Legislative Alert | Sexual Harassment

Letter Supporting Legislation That Would Expand Protections Against Sexual Harassment and Discrimination

Dear Representative: 

On behalf of the AFL-CIO, I urge you to co-sponsor the Bringing an End to Harassment by Enhancing Accountability and Rejecting Discrimination (“BE HEARD”) in the Workplace Act, H.R. 2148. 

No one should be forced to risk their safety or dignity to put food on the table, but the recent explosion of the #metoo movement underscores how many workers, particularly women workers, are subjected to workplace discrimination and abuse. Becoming a co-sponsor of the BE HEARD Act means standing up for respect and equality on the job. It is a first step towards combating the epidemic of gender-based violence and harassment in the world of work. 

Legal protections against harassment and other forms of discrimination have not kept pace with changes in our nation’s workplaces or our cultural norms and expectations about what constitutes a respectful work environment. The BE HEARD Act will update current law to ensure all workers are covered, remove barriers to seeking justice, and increase transparency and accountability. 

Currently, many working people have no recourse against workplace discrimination and harassment. The BE HEARD Act extends legal protection to independent contractors and other forms of non-standard employment, including unpaid interns, fellows, volunteers and trainees. These insecure forms of work often feature lower wages and unclear accountability structures, which can put workers at greater risk of experiencing harassment on the job. The bill covers individuals working for employers with fewer than 15 employees, including domestic workers who face particularly high rates of workplace violence and harassment. The bill also clarifies that unlawful sex discrimination at work includes discrimination based on sexual orientation and gender identity.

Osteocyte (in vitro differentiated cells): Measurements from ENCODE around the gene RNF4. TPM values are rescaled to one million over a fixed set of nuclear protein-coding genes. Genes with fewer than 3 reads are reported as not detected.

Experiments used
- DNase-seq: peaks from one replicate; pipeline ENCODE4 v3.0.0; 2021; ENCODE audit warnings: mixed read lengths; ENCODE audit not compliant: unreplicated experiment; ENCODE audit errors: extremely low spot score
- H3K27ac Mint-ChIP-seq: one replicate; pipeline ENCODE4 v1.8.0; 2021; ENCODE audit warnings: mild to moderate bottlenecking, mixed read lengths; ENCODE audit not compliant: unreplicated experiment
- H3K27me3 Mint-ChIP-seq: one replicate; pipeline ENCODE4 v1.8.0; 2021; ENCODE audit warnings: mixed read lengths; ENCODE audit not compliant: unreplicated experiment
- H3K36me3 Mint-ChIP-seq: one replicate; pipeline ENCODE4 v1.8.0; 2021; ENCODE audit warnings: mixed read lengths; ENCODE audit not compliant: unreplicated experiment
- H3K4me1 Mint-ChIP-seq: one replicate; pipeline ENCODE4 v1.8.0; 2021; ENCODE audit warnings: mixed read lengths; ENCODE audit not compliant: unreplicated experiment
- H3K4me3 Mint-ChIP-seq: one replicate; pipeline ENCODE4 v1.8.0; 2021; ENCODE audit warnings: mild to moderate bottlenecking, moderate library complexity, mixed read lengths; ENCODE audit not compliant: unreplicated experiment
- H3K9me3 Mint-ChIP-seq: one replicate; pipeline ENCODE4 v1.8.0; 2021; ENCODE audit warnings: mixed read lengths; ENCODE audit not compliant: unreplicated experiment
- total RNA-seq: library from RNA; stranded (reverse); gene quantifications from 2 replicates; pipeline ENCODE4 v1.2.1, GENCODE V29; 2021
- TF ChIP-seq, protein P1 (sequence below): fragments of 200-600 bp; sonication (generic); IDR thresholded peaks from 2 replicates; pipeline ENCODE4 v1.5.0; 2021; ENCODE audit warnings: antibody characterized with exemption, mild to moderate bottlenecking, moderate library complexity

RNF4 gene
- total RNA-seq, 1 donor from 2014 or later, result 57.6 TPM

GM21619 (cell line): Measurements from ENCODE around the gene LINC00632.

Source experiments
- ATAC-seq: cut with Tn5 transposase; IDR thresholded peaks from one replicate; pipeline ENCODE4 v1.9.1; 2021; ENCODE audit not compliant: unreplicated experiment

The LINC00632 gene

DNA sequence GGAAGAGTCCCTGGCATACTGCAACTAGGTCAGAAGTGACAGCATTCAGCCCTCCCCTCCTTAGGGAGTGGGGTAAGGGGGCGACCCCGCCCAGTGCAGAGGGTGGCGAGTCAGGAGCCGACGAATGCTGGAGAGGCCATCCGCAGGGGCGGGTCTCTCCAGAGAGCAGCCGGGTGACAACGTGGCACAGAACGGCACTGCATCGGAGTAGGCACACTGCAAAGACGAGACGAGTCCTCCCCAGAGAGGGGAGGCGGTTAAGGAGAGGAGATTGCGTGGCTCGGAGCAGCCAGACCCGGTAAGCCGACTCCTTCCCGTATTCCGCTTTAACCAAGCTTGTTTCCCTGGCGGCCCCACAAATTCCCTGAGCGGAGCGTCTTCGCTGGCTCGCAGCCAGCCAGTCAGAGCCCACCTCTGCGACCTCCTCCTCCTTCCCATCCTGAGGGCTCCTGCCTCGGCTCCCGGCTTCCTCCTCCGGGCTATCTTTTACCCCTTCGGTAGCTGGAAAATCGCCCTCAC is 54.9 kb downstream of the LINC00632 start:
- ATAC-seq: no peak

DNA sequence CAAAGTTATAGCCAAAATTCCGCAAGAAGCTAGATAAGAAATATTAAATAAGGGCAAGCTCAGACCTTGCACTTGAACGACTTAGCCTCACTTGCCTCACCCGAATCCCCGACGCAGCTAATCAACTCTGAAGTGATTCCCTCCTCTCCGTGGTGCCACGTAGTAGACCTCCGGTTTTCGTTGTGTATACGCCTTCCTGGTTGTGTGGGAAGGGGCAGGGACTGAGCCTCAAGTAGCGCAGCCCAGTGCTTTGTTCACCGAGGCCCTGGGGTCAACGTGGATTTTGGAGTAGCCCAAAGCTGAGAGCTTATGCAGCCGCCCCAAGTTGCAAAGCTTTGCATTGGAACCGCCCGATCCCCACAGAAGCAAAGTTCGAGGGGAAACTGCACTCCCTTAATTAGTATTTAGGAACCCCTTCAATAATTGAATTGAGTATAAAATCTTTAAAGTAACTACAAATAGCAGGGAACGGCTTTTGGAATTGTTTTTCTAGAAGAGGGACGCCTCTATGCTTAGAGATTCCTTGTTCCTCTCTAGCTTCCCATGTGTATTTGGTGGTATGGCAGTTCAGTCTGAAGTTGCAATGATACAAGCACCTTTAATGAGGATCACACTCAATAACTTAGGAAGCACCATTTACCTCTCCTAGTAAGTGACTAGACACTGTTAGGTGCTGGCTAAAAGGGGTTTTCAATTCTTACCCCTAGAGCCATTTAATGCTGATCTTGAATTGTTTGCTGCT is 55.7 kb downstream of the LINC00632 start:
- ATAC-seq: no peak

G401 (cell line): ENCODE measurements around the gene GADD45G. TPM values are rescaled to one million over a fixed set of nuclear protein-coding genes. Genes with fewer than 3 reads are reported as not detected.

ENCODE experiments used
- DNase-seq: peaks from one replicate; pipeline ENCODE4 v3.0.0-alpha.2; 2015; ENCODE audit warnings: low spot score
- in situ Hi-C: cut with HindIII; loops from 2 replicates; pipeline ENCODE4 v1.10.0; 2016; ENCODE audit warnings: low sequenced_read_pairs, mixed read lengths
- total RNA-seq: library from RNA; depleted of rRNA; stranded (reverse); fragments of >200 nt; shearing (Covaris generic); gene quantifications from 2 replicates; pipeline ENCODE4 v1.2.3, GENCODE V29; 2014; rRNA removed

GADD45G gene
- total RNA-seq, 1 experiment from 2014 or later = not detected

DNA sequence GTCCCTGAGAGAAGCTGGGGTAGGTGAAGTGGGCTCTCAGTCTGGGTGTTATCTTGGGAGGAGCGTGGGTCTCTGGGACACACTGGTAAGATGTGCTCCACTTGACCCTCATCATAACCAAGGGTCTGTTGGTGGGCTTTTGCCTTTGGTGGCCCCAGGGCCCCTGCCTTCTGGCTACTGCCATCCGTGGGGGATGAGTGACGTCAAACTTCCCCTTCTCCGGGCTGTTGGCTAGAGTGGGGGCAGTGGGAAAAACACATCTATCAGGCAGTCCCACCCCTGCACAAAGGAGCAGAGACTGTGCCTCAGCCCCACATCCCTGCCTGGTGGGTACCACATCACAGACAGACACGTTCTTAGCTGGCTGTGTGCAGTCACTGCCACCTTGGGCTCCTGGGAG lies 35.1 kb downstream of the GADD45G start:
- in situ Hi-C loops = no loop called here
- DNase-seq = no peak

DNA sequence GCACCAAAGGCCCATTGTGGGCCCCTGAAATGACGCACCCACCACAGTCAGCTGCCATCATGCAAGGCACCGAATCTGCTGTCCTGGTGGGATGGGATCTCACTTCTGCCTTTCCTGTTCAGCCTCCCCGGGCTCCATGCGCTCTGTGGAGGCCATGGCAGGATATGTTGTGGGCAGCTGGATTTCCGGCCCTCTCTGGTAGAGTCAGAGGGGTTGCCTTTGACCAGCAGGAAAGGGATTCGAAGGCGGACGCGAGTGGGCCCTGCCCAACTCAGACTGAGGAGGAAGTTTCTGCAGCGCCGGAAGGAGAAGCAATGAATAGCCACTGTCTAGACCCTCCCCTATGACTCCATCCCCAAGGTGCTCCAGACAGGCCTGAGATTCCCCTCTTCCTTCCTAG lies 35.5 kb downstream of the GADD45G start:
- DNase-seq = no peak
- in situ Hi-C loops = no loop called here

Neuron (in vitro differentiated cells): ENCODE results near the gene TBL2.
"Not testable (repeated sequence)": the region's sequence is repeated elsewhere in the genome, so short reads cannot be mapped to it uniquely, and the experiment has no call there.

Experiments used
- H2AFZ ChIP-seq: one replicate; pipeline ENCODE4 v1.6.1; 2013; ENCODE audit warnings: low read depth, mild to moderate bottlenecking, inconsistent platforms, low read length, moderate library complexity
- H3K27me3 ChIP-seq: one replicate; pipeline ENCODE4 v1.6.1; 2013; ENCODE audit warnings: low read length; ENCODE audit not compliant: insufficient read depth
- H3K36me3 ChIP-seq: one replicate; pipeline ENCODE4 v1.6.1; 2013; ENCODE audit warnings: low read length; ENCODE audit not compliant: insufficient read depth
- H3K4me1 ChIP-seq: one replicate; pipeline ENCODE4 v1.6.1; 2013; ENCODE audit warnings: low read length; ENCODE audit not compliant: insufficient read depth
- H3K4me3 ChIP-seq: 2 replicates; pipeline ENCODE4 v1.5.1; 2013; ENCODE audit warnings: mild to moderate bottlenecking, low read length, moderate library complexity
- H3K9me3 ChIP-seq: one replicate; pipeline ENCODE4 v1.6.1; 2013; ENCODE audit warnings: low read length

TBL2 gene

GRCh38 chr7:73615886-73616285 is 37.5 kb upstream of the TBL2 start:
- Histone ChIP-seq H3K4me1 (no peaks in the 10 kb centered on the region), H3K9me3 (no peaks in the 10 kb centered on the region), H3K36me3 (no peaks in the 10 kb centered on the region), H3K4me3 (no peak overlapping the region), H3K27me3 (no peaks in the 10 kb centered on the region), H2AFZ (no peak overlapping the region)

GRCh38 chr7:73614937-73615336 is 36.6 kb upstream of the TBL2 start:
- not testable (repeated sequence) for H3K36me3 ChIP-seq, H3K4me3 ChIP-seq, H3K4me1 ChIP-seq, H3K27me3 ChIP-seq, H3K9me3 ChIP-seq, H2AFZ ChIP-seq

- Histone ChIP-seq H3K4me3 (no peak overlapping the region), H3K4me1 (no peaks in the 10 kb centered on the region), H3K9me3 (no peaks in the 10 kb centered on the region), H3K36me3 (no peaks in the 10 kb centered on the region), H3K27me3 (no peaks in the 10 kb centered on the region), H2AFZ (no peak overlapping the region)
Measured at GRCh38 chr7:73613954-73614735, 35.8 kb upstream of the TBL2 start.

The BE HEARD Act removes barriers to justice by extending the time limit for pursuing claims, updating legal standards to conform with current understandings of harassment at work, and enabling workers to be made whole for the harm they have suffered. It also increases access to legal representation and advice for low-wage workers who often lack the resources to challenge unacceptable conduct. 

Although Congress intended for anti-discrimination laws to reach a broad range of conduct that harms workers’ ability to do their job, a number of court decisions have interpreted the hostile work environment standard extremely narrowly, leaving workers who experience outrageous abuse with no recourse. For example, courts have found the following conduct is not “severe” or “pervasive” harassment: a male co-worker forcing his hand under a female co- worker’s sweater and fondling her breast; a worker repeatedly making sexual comments towards another worker and suggesting she be spanked; and a supervisor calling a subordinate the N- word on two separate occasions. No worker should be expected to put up with this kind of egregious treatment in the workplace. The BE HEARD Act will restore the original intent of Congress and ensure perpetrators are held to account. 

The legislation also contains important provisions to increase transparency and oversight. Too often, employers prevent workers from discussing harassment, and many workers are afraid to report violations because they fear jeopardizing their financial security and career prospects. The bill would end the use of confidentially agreements in employment contracts and settlements and prohibit forced arbitration for discrimination claims. Collectively, these measures will help end the culture of secrecy that protects serial harassers. 

Discrimination and harassment are a pernicious barrier to women, people of color and other marginalized groups achieving equality in the workplace, not only in the United States, but also around the world. In June 2019, the International Labor Organization adopted Convention 190 on Ending Violence and Harassment in the World of Work, which calls on countries to adopt “an inclusive, integrated and gender-responsive approach for the prevention and elimination of violence and harassment in the world of work.” As March 8, International Women’s Day, approaches, I urge you to join the global movement for fairness and equality in the workplace by becoming a co-sponsor of the BE HEARD Act. 


William Samuel Director, Government Affairs